A district judge vindicated Texas cardiologist and outspoken COVID vaccine critic Dr. Peter McCullough on Wednesday, dismissing a lawsuit filed against him approximately two years ago by his former employer Baylor Scott and White Health system.
McCullough, dubbed a prominent purveyor of COVID misinformation by his detractors, was sued by the health system two years ago for allegedly violating a separation agreement and bringing the Baylor Scott and White Health name into the media. Associate Judge Tahira Khan Merritt of the Judicial District Court Dallas County dismissed the suit with prejudice.
“This is a strong victory for freedom of speech and fair balanced publication and media presentation of clinical data as it has emerged over the course of the pandemic crisis,” McCullough told The Daily Wire. “My analyses and conclusions have been accurate, consistent, and have always been my own, not those of any institution.”
Baylor accused McCullough in the $1 million lawsuit of “reputational harm,” stating that McCullough gave several media interviews and was published in journals that mentioned Baylor as an affiliate even though he had parted ways with the employer.
Baylor Scott & White Health told The Dallas Morning News in a written statement at the time of the filings that McCullough’s views don’t represent those of the health care provider.
“The lawsuit was filed to enforce this separation and avoid public confusion,” the statement said. “We take very seriously our responsibility to be a trusted source of medical information in the communities we serve.”
Yet, representatives for the cardiologist asserted McCullough never stated he was employed by the health system and that it was third parties who referenced the relationship.
“The lawsuit, in a sense, represented a form of intimidation and professional reprisal, and I feel vindicated by the dismissal,” McCullough said.
A spokesperson from Baylor Scott and White Health told The Daily Wire in an emailed statement that the health system takes “very seriously our responsibility to be a trusted source of information in the communities we serve.”
“Dr. McCullough is not an employee and has agreed to not represent himself as such,” the spokesperson said. “As a result, both parties mutually agreed in late January to dismiss all actions.”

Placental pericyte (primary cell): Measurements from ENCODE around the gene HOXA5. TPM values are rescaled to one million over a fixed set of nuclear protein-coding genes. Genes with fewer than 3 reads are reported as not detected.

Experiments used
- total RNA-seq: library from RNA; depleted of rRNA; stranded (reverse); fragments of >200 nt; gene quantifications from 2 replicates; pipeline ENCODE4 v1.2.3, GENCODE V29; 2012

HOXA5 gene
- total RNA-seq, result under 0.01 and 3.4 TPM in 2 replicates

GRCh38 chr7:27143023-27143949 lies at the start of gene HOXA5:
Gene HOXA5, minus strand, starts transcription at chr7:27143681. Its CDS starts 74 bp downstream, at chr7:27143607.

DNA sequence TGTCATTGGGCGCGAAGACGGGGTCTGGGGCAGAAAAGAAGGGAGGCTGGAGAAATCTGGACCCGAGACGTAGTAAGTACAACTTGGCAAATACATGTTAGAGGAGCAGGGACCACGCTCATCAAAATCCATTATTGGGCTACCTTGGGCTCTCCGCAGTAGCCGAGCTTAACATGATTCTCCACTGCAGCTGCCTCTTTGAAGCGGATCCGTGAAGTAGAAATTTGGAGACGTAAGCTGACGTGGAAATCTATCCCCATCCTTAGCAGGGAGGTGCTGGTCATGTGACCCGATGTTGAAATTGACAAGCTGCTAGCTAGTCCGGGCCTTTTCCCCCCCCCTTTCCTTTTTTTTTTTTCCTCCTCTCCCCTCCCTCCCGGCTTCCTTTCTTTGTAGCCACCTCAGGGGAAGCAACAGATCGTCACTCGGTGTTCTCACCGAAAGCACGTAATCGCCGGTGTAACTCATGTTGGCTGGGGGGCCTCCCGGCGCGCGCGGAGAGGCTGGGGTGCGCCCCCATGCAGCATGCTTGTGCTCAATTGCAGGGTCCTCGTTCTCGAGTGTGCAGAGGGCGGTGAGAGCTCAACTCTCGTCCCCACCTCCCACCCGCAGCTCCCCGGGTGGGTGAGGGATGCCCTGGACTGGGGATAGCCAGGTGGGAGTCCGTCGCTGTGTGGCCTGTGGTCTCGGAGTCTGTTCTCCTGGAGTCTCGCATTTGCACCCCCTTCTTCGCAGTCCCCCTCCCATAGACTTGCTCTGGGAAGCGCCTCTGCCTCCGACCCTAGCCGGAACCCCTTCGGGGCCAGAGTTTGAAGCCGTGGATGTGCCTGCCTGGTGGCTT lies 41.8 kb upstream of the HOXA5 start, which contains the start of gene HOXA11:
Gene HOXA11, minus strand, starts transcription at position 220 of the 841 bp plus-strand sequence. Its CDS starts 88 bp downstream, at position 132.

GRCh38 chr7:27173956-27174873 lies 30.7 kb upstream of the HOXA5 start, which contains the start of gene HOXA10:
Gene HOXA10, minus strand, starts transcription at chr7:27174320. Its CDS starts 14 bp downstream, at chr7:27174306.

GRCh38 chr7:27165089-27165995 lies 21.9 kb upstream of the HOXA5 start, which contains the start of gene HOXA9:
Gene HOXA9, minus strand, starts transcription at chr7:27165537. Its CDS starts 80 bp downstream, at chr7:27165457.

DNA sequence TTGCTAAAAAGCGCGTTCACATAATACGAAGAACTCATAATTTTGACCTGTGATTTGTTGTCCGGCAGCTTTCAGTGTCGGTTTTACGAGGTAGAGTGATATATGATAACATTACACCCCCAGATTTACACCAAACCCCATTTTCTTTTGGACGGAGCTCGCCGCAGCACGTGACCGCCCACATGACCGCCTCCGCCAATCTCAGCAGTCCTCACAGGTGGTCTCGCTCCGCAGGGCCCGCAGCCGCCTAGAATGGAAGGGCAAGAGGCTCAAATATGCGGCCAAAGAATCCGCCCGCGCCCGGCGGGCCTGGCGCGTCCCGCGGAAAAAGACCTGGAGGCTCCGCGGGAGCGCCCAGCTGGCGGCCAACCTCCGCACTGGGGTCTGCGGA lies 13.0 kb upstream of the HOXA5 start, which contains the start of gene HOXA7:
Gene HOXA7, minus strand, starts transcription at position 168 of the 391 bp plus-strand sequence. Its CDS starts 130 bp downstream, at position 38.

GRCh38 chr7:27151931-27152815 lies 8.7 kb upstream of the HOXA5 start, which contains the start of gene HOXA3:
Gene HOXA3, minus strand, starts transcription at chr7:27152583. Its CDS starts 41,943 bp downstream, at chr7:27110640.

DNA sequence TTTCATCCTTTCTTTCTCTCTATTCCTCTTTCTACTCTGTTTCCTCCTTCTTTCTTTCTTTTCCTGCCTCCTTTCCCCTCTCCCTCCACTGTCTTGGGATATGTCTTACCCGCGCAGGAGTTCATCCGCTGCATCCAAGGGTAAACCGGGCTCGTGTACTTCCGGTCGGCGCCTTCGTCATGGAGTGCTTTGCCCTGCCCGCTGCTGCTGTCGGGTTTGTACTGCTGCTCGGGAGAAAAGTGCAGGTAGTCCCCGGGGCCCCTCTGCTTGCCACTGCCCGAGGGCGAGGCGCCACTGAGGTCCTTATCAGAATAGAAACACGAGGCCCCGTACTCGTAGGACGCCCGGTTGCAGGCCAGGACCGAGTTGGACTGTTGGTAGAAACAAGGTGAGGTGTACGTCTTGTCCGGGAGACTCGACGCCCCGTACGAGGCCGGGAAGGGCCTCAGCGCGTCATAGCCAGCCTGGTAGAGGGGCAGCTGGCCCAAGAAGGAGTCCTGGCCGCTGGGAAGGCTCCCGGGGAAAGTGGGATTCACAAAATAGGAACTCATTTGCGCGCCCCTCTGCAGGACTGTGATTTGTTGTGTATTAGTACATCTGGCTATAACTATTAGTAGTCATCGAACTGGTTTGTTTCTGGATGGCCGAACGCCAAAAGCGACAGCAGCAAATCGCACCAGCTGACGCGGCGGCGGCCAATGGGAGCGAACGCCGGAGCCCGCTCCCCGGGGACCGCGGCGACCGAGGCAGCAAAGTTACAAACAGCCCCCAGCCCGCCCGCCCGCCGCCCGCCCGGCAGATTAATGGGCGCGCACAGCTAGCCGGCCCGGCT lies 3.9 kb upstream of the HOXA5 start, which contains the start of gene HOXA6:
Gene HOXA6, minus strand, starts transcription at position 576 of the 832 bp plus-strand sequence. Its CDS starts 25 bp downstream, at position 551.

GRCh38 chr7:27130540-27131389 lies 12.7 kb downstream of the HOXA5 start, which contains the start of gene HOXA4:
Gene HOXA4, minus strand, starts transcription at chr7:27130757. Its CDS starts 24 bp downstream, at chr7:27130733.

McCullough participated in health system task forces, led research activities on COVID for the health system, and teamed with government officials throughout the early days of the pandemic in 2020. Prominent medical journals published peer-reviewed studies of McCullough’s early treatment and response to the COVID health crisis.
In response to his work, McCullough claims the health system decided not to renew his contract, which was “tantamount to termination” without reason or due process. Following the non-renewal, McCullough said he negotiated a settlement agreement that made way for the lawsuit.
“I’m glad it’s behind us,” he said. “The process was draining,” he continued, adding that he believes the lawsuit was designed to injure his professional career.
“Moreover, it was a message to other doctors to follow a narrative,” he said. “And that narrative is becoming increasingly uncomfortable for physicians in terms of a narrative that directs doctors not to treat patients early for COVID-19 and to continue to support and recommend emergency use authorized COVID-19 vaccination, despite mounting data that the vaccines have a very unfavorable safety profile.”
McCullough became a controversial figure in the medical field amid the global pandemic, which prompted medical associations and legacy media to discredit his promotion of hydroxychloroquine and other early treatments.
In December 2021, the cardiologist appeared on “The Joe Rogan Experience” podcast where he made a number of claims about information surrounding treatments for the coronavirus, including questioning the efficacy and safety of the vaccines and how the pandemic started.
“When I graduated from medical school, I took the Hippocratic Oath, which said that, above all, I would do no harm to any patient, and I would do everything in my power to help each and every patient,” McCullough said. “I’ve done that throughout the pandemic — not only with my personal patients — but through my public statements in my work as a public figure to help as many people in the world as possible, helping them avoid hospitalization and death with COVID-19 illness and helping them avoid injury, disability and death with COVID-19 vaccination.”
“I think this is a very important stance — I wouldn’t do anything any differently,” he said. “Whether there was a lawsuit or no lawsuit — this is very important. The question on the table is, ‘Why can’t all doctors in America in the world say that?’”
Editor’s note: This article has been updated with additional information.